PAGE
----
Decisions based on narrow set of market values of nature underpin global biodiversity crisis
The Report provides a novel and comprehensive typology of nature’s values. The authors present four general perspectives: living from, with, in and as nature. Living from nature emphasizes nature’s capacity to provide resources for sustaining livelihoods, needs and wants of people, such as food and material goods. Living with nature has a focus on life ‘other than human’ such as the intrinsic right of fish in a river to thrive independently of human needs. Living in nature refers to the importance of nature as the setting for people’s sense of place and identity. Living as nature sees the natural world as a physical, mental and spiritual part of oneself.
The way nature is valued in political and economic decisions is both a key driver of the global biodiversity crisis and a vital opportunity to address it, according to a four-year methodological assessment by 82 top scientists and experts from every region of the world.
Approved on July 9 by representatives of the 139 member States of the Intergovernmental Science-Policy Platform on Biodiversity and Ecosystem Services (IPBES), the Assessment Report on the Diverse Values and Valuation of Nature finds that there is a dominant global focus on short-term profits and economic growth, often excluding the consideration of multiple values of nature in policy decisions.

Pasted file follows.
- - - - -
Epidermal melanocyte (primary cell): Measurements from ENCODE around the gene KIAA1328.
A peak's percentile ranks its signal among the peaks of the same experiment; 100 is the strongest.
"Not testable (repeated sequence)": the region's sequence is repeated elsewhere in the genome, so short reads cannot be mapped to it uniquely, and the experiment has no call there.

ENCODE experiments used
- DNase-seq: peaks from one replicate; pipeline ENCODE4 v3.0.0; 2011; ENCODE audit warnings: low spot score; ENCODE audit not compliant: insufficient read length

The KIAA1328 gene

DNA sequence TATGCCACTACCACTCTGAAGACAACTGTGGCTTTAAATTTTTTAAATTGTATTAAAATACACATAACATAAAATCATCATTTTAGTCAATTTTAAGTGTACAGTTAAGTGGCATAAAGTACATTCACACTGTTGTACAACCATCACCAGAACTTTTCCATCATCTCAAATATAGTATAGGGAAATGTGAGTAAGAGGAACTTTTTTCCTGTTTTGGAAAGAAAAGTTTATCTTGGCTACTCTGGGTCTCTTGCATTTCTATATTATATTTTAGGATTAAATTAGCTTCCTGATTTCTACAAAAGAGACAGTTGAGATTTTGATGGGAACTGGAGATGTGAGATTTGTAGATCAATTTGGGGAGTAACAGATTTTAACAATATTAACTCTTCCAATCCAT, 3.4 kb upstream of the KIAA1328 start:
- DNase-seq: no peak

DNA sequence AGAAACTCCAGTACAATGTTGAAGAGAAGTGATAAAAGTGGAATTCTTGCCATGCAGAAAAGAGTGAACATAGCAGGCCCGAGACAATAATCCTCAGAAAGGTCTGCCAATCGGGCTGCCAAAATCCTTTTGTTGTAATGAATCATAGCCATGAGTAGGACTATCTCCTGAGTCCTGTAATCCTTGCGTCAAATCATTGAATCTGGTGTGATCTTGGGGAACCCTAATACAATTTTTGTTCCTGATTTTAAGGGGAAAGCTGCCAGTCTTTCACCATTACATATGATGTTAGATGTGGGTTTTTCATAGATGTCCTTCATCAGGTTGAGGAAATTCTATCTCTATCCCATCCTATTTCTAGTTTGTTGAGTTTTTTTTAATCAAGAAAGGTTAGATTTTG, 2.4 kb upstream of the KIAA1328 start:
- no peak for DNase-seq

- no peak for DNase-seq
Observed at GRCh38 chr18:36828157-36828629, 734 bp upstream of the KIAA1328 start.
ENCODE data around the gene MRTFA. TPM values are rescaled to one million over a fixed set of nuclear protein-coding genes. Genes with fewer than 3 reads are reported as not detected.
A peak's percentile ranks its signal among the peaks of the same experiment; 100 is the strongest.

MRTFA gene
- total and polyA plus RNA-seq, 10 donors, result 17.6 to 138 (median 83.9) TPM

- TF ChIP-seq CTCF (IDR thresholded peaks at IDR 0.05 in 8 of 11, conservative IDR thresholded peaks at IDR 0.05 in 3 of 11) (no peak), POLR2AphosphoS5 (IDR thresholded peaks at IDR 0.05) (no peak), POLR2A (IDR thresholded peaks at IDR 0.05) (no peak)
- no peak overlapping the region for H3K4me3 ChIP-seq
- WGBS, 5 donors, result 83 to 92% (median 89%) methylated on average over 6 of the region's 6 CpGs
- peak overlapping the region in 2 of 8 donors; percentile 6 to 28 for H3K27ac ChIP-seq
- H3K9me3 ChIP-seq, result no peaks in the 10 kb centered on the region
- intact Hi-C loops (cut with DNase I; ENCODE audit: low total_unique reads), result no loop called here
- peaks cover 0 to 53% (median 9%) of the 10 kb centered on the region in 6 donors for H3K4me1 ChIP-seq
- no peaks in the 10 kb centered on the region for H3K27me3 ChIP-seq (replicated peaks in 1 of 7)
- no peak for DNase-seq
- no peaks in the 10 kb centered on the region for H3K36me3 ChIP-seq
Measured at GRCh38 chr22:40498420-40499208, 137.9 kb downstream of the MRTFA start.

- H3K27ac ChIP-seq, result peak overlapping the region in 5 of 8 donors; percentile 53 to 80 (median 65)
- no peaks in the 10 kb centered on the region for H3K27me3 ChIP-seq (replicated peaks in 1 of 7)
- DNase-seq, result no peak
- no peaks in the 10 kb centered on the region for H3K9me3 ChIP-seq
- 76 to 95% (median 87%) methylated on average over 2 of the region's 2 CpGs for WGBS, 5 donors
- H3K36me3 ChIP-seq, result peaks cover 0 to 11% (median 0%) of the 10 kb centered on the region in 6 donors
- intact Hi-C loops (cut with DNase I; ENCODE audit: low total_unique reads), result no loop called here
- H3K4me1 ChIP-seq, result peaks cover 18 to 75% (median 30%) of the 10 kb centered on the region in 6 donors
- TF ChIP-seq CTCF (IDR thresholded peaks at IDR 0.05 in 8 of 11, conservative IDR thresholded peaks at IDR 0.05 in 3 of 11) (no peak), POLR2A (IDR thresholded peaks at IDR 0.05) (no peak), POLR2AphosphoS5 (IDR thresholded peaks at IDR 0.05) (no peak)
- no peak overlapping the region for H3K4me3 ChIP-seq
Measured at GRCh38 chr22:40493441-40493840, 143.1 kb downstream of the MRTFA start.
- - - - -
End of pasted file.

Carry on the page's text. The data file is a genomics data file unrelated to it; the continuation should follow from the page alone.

Economic and political decisions have predominantly prioritized certain values of nature, particularly market-based instrumental values of nature, such as those associated with food produced intensively. Although often privileged in policymaking, these market values do not adequately reflect how changes in nature affect people’s quality of life. Furthermore, policymaking overlooks the many non-market values associated with nature’s contributions to people, such as climate regulation and cultural identity.
“With more than 50 valuation methods and approaches, there is no shortage of ways and tools to make visible the values of nature,” said Prof. Unai Pascual (Spain/Switzerland), who co-chaired the Assessment with Prof. Patricia Balvanera (Mexico), Prof. Mike Christie (UK) and Dr Brigitte Baptiste (Colombia). “Only 2 per cent of the more than 1,000 studies reviewed consult stakeholders on valuation findings and only 1 per cent of the studies involved stakeholders in every step of the process of valuing nature. What is in short supply is the use of valuation methods to tackle power asymmetries among stakeholders, and to transparently embed the diverse values of nature into policymaking.”
Deeply cross-disciplinary and, based on a large review conducted by experts in social science, economics and the humanities, the Values Assessment draws on more than 13,000 references – including scientific papers and information sources from indigenous and local knowledge. It also builds directly on the 2019 IPBES Global Assessment, which identified the role of economic growth as a key driver of nature loss, with 1mn species of plants and animals now at risk of extinction.